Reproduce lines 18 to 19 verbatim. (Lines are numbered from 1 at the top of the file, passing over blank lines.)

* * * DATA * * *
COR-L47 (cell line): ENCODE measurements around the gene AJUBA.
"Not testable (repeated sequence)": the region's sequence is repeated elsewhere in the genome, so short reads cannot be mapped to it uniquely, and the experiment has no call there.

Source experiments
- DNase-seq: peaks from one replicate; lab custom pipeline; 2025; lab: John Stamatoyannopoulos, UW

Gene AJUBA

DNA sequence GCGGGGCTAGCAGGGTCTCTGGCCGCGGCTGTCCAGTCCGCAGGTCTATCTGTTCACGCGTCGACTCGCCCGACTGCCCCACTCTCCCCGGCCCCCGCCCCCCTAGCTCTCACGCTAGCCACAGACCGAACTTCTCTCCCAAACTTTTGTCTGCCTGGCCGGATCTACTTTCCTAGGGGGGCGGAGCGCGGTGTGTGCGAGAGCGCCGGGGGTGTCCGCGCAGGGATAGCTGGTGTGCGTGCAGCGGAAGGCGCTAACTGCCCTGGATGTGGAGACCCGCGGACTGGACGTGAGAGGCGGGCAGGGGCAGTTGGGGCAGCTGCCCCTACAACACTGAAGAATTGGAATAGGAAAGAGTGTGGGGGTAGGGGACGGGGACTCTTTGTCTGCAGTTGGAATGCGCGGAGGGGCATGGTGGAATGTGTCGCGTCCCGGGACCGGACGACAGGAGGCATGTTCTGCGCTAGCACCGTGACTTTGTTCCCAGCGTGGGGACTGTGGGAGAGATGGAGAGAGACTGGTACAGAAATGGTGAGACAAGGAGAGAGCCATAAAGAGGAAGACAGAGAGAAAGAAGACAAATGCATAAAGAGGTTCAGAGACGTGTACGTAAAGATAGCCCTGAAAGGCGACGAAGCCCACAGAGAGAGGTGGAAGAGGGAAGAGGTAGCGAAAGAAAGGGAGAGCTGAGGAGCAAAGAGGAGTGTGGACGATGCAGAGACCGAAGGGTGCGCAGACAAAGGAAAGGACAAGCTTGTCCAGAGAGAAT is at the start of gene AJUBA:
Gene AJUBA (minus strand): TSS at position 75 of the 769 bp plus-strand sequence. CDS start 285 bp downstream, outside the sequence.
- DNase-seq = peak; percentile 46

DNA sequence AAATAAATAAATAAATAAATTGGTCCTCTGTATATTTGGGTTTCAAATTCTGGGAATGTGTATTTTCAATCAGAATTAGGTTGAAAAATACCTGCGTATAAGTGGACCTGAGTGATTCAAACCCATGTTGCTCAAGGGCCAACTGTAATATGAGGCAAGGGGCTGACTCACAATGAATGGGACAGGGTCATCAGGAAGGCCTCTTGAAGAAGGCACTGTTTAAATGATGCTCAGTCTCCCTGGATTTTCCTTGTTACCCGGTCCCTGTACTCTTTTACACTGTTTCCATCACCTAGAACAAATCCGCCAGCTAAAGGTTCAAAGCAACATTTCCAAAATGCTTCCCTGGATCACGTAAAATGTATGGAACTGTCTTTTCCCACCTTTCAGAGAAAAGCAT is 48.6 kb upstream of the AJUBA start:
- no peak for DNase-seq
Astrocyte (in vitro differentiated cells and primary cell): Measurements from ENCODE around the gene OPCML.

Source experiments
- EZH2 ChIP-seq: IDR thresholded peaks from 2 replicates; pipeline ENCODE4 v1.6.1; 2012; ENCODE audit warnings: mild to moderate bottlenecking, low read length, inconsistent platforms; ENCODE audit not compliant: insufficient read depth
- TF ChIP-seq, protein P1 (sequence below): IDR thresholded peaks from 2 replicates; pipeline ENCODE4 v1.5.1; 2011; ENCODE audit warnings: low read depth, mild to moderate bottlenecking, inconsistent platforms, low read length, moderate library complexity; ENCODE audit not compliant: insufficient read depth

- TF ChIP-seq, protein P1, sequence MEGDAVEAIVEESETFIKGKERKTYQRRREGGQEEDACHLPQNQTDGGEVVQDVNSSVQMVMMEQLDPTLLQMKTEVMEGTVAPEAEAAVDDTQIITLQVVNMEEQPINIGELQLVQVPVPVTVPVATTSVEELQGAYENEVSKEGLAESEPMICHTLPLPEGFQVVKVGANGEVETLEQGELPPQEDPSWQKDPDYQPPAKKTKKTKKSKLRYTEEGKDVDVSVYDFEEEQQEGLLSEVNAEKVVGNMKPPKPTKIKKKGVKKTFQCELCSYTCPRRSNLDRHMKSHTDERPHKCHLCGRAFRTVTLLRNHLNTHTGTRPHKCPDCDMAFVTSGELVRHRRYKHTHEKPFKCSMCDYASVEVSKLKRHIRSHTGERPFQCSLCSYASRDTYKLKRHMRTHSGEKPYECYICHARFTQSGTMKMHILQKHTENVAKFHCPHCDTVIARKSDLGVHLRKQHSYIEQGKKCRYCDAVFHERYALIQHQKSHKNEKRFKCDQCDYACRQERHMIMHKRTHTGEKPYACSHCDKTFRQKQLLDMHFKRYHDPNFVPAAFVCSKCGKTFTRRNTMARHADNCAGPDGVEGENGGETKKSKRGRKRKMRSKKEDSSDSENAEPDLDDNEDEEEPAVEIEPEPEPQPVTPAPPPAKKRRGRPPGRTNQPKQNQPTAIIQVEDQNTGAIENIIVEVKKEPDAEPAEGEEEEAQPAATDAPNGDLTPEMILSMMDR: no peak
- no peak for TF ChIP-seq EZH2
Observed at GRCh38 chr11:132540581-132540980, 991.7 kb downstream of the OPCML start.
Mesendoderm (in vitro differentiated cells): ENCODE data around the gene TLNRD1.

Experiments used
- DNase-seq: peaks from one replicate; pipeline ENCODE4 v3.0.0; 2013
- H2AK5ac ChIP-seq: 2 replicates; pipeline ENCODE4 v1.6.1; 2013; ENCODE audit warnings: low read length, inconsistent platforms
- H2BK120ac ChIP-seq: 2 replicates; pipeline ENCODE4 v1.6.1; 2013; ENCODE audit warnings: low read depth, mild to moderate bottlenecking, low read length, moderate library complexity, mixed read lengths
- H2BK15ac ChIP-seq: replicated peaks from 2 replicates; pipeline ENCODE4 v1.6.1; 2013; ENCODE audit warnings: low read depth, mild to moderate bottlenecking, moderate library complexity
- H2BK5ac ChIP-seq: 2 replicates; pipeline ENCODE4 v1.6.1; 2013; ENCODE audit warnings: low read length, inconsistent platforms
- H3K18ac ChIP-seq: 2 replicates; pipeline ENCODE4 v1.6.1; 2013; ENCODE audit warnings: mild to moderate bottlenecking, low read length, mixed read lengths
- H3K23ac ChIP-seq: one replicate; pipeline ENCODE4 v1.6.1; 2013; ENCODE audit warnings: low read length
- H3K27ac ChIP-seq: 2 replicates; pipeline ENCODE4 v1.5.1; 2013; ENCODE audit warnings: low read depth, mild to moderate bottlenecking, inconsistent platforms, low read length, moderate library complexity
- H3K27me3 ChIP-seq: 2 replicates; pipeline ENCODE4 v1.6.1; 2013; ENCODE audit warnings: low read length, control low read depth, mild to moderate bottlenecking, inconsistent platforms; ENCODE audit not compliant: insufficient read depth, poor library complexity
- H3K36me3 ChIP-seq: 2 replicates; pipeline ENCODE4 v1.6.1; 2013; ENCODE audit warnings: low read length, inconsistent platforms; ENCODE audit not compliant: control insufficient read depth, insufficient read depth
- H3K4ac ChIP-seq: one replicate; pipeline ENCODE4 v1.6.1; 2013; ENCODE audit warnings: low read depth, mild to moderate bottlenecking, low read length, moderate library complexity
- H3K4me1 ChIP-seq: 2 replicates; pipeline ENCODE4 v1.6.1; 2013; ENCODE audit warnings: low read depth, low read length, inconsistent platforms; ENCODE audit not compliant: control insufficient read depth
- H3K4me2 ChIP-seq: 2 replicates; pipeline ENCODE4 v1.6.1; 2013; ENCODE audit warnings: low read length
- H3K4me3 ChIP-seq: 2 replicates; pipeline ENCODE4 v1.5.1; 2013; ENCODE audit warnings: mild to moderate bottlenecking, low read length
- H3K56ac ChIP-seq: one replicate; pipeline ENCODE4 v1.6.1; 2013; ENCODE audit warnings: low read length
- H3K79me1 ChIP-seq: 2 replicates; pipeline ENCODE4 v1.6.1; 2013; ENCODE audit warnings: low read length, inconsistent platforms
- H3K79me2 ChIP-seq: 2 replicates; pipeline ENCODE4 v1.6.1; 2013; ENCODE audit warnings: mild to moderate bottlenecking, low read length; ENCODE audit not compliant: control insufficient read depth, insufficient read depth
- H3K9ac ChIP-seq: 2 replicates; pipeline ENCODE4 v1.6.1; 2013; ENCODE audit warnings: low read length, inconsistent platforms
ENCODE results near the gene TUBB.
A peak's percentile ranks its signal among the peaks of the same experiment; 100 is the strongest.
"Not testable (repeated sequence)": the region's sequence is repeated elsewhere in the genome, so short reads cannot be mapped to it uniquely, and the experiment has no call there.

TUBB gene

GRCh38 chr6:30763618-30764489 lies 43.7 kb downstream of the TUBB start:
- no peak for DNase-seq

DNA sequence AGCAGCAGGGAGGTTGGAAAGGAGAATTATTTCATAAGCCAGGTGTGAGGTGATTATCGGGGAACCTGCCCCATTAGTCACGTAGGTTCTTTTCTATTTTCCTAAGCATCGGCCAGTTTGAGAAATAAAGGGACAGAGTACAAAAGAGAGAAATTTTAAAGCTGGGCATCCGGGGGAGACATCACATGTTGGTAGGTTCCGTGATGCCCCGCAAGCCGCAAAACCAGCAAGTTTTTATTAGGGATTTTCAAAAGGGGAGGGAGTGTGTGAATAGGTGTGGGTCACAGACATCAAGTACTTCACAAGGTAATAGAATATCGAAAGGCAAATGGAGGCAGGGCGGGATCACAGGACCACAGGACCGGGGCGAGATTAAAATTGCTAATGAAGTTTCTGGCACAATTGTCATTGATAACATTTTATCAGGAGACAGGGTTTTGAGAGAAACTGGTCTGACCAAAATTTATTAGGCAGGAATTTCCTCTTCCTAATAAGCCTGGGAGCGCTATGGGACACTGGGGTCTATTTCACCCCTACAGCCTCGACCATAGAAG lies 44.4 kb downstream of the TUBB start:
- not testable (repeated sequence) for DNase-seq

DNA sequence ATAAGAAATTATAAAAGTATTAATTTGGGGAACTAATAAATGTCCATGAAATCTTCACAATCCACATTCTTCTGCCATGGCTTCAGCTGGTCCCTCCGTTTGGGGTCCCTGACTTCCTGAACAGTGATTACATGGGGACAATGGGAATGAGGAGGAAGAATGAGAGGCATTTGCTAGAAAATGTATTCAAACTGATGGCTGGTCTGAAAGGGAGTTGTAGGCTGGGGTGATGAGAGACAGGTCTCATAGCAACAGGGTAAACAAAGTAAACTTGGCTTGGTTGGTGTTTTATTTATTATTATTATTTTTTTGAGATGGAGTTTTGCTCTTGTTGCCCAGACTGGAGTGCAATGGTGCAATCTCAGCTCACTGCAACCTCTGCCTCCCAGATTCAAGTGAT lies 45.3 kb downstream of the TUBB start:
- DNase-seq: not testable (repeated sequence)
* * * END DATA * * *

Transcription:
Mesendoderm (in vitro differentiated cells): ENCODE data around the gene TLNRD1.

Experiments used